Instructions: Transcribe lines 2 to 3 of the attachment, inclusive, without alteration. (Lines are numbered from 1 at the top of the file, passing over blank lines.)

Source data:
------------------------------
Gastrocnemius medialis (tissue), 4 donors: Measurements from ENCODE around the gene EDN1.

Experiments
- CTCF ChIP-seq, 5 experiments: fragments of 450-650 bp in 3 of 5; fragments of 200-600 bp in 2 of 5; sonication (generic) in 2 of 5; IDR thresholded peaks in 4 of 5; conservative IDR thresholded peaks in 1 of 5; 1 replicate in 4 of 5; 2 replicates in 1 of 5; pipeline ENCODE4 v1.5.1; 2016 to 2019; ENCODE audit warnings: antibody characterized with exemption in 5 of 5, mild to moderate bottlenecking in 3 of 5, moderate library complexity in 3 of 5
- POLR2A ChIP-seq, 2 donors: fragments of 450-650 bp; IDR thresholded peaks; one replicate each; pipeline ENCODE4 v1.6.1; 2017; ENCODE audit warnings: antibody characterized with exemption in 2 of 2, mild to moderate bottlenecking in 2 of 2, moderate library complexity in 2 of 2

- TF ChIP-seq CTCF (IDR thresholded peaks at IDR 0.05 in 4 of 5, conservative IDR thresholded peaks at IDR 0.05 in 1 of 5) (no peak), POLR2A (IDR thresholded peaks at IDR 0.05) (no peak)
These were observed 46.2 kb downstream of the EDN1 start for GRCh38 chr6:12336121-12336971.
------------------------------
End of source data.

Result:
Experiments
- CTCF ChIP-seq, 5 experiments: fragments of 450-650 bp in 3 of 5; fragments of 200-600 bp in 2 of 5; sonication (generic) in 2 of 5; IDR thresholded peaks in 4 of 5; conservative IDR thresholded peaks in 1 of 5; 1 replicate in 4 of 5; 2 replicates in 1 of 5; pipeline ENCODE4 v1.5.1; 2016 to 2019; ENCODE audit warnings: antibody characterized with exemption in 5 of 5, mild to moderate bottlenecking in 3 of 5, moderate library complexity in 3 of 5